The state Attorney General’s office is now reviewing allegations that Middlesex Sheriff James DiPaola has been pocketing campaign cash, a probe that began the day after FOX Undercover revealed evidence he’s been using cash political donations as a personal slush fund.
The news follows DiPaola surprise announcement Sunday that he was resigning from office.
>> ON THE RIGHT: Listen to Sheriff James DiPaola react to the Fox Undercover investigation during an appearance on The Howie Carr Show.
FOX Undercover reported that a former high-ranking employee of the Middlesex Sheriff’s Department said under oath in a deposition and in a later interview that he and other employees routinely gave DiPaola cash donations that were never recorded with the state as required by law.
The former employee also said he and other workers acted as the DiPaola’s designated driver when the sheriff had too much to drink.
In an interview with FOX Undercover on Friday, DiPaola denied the accusations.
“Do you pocket cash campaign donations for your own personal use?” asked FOX Undercover’s Mike Beaudet.
“No I do not,” DiPaola replied.
“Do you use employees as drivers when you have too much to drink?” Beaudet asked.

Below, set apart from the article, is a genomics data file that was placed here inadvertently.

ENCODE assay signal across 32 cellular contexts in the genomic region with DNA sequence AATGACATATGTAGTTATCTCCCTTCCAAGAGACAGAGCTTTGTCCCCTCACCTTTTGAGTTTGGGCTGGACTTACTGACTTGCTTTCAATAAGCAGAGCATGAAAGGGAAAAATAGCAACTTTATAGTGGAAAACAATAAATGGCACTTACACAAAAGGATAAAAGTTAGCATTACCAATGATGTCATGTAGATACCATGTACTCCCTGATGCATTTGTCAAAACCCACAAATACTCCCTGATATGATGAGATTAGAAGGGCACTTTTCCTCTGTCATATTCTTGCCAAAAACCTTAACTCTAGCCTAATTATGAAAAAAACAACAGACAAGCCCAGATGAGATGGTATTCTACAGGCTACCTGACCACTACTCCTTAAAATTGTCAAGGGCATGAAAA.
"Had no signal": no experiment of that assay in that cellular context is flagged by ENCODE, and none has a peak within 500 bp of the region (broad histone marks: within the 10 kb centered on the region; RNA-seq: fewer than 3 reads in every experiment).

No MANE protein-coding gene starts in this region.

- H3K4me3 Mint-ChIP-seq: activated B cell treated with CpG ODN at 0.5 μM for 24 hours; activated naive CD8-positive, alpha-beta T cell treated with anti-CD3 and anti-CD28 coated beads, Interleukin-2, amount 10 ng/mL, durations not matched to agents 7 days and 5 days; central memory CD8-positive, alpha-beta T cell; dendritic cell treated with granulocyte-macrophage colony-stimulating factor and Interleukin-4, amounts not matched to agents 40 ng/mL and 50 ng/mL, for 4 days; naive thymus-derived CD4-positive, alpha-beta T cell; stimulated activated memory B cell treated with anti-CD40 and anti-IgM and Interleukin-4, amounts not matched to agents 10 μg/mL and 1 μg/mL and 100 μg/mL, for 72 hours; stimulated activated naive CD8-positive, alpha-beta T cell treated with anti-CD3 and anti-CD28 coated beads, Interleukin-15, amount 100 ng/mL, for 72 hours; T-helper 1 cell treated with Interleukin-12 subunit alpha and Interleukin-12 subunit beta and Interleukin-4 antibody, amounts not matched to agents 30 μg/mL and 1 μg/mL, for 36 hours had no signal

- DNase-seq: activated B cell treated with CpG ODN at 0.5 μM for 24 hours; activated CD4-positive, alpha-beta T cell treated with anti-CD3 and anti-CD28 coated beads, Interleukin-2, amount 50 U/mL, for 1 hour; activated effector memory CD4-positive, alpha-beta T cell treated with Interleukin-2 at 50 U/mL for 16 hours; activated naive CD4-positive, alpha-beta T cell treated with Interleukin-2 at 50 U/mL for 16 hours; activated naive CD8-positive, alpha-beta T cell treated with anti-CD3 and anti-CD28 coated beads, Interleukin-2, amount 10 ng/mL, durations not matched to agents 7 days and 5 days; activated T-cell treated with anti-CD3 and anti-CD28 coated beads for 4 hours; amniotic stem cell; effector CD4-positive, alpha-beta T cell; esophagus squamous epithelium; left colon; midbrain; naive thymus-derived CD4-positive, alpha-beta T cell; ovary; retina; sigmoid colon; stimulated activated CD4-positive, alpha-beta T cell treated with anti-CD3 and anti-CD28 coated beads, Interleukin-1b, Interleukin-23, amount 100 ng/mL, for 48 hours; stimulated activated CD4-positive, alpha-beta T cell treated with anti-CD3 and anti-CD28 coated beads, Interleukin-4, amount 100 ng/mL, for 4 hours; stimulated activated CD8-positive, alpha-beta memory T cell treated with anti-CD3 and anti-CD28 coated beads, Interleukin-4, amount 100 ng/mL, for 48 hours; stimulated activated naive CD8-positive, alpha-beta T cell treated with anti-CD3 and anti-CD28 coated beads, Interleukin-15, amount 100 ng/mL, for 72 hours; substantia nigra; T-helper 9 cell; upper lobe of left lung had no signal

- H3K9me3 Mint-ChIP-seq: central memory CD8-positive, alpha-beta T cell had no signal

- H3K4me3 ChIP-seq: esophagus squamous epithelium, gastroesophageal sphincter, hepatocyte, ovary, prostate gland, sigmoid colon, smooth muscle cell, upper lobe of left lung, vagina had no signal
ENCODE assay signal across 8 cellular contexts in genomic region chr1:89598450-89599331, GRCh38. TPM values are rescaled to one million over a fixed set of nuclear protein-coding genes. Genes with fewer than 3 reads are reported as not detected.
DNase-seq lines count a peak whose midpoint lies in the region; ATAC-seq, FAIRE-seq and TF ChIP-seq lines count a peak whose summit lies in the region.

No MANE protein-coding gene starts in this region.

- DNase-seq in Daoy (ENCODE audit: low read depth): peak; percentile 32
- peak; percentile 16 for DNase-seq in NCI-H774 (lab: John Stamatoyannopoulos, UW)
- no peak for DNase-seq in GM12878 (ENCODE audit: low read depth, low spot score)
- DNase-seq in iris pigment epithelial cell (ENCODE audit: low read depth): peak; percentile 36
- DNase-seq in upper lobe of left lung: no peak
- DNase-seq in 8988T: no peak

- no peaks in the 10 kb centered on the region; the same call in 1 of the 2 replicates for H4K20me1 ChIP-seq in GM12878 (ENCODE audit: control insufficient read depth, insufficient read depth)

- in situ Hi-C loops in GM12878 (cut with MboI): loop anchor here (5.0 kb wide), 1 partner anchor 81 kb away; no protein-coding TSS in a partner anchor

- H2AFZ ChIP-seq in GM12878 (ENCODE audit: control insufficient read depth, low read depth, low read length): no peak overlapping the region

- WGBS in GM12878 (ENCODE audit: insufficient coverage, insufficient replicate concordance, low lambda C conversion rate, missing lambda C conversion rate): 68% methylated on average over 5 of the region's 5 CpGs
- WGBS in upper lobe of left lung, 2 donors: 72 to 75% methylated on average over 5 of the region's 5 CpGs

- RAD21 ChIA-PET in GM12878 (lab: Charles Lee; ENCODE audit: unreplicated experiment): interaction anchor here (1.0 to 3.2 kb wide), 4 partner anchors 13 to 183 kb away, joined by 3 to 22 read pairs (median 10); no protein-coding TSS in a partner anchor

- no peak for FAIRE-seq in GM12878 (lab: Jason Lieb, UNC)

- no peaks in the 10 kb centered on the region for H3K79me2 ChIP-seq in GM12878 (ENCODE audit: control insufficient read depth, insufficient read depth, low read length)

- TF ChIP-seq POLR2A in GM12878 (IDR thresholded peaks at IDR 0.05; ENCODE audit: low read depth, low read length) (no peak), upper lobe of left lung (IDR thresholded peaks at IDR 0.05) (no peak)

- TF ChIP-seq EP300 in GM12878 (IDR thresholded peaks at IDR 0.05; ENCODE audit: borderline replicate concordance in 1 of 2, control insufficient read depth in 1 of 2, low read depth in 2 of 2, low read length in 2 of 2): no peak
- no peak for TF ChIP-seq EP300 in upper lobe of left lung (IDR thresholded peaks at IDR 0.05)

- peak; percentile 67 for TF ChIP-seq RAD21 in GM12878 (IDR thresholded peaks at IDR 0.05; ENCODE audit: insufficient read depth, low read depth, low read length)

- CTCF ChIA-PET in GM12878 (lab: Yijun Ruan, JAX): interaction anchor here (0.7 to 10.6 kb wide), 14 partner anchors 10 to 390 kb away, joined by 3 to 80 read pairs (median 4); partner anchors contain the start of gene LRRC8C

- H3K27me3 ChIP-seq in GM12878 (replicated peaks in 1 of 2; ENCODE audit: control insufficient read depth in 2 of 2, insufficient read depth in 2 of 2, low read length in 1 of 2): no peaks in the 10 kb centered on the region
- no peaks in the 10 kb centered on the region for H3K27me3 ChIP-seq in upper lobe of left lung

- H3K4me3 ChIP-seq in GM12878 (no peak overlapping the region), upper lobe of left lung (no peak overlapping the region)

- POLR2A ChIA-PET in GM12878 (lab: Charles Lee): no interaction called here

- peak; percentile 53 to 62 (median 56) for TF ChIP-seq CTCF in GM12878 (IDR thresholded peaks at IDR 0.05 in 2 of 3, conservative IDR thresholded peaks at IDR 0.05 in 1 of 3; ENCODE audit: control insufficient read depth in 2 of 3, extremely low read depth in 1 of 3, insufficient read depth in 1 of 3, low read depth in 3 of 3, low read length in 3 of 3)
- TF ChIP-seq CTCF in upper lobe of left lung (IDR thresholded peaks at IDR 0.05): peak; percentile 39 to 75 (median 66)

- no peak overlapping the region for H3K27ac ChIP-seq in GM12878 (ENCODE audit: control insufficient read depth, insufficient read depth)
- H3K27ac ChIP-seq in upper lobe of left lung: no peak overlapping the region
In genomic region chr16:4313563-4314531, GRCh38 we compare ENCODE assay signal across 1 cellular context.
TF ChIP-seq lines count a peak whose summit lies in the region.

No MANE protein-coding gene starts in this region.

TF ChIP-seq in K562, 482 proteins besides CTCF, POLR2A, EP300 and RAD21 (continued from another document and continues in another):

“It’s not a matter of whether I've had too much to drink. On occasion, if I feel as though I'm tired, if I do want to have a designated driver, I'll take a driver from the office sometimes,” he said.
Sheriff DiPaola may soon have more people to answer to.
The day after our story aired, the Middlesex District Attorney's office referred the matter to Attorney General Martha Coakley. A spokesman says the AG’s office is reviewing the matter.
Jay Gonzalez, Gov. Deval Patrick’s top financial advisor, is also reacting.
“I don't know the facts behind this but to the extent the allegations are true, they're extremely disturbing. And it's one more example to the extent they are true of a situation where a public official is abusing public trust,” said Gonzalez, who is Patrick’s Secretary of Administration and Finance.
A spokesman for Sheriff DiPaola didn't return calls, but the sheriff told a local radio show he didn't resign because of our story and again denied wrongdoing.